An analysis by The Los Angeles Times has found that there are 17 people or companies who gave more than $1 million to a super PAC last year, showing how just one wealthy individual can make a big impact on the election. A small handful of those donors gave in excess of $2 million, sometimes to more than one group or candidate. Ten of the 17 donors gave more than $1 million
The end of January brought a massive data dump of Federal Election Commission filings that has given Americans a slightly clearer picture of how the 2012 election is being fought and paid for. Because super PACs are not bound by the limits that apply to individual donations made directly to candidates, those with the means are able to pump as much as they want into the group that may or not be behind their favorite candidate.
Everyone knows about Sheldon Adelson, who has so far donated $11 million to the pro-Newt Gingrich PAC "Winning our Future" (by far the most given by any single person.) But there are others, like Texas billionaire Harold Simmons, who has given a total $8.6 million to several different groups. On the left, there's Jeffery Katzenberg, the Hollywood mogul who has given $2 million to a PAC supporting Barack Obama.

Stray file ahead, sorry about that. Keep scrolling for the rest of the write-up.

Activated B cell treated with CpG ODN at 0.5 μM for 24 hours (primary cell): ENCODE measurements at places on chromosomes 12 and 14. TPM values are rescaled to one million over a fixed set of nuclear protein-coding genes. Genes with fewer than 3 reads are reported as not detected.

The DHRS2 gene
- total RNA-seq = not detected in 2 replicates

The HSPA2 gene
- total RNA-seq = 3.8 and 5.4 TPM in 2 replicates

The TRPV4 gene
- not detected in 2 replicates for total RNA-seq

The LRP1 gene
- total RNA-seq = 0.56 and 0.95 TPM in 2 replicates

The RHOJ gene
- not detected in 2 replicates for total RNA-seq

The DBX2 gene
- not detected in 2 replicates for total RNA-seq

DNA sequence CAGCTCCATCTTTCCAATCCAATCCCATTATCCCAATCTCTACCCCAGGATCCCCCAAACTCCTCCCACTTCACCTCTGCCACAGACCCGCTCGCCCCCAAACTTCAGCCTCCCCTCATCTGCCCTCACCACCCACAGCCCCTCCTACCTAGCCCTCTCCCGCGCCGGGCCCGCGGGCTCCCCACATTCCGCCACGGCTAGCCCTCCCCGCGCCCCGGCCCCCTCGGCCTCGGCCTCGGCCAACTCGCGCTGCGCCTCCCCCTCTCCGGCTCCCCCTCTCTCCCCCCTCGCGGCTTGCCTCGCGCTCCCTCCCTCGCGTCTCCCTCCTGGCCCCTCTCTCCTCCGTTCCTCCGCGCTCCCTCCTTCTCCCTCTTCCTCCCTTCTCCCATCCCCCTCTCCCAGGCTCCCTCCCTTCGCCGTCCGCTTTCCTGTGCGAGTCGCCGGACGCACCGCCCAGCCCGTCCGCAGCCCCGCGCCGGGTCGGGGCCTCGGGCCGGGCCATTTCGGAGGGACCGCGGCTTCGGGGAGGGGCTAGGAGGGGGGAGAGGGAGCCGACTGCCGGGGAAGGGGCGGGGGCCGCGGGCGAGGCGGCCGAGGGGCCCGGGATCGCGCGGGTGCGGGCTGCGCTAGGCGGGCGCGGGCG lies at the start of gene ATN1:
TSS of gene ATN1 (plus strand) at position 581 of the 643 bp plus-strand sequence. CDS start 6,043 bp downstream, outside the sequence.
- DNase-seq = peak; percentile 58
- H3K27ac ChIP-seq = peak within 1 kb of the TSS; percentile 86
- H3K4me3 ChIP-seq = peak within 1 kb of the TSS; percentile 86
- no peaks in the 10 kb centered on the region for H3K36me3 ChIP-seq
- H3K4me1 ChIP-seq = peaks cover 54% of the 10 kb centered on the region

There are also the corporations, most of them private or non-profit, that are flooding the market this election season. However, even those donations are often the work of the wealthy person known to be running the company, or in some cases, an overt way to disguise the individual putting up the money. Disclosure laws require that the source of donations be revealed, but if the company is a private entity, it doesn''t have to say where it got its money in the first place. A story in The New York Times mentions a company that gave $250,000 to a Mitt Romney super PAC, despite not having a headquarters or any employees.
Those same laws have discouraged big publicly traded companies from getting involved in with super PACs, in an effort to avoid potential controversies. According to the LA Times, only one public traded company (Chesapeake Energy) donated to a super PAC last year. As a result, the new rules only magnify the influence of wealthy individuals like Adelson, Simmons and Katzenberg, whose political leanings are well-known and who don't care what people think about it.
Simmons, for example, gave $1.1 million to Perry's campaigns for governor of Texas, gave $3 million to "Swift Boat Veterans for Truth" in 2004, and paid $2.9 million ads about Barack Obama's relationship with William Ayres in 2008. He gave another $1.1 million to Perry's presidential super PAC, but also spread the money around to Newt Gingrich and other candidates. That suggests he's pushing an agenda, not a candidate, and that (given his $9.6 billion net worth) there will be a lot more where that came from before this election is over.
Photo via Rob DiCaterino (goodrob13) on Flickr
This article is from the archive of our partner The Wire.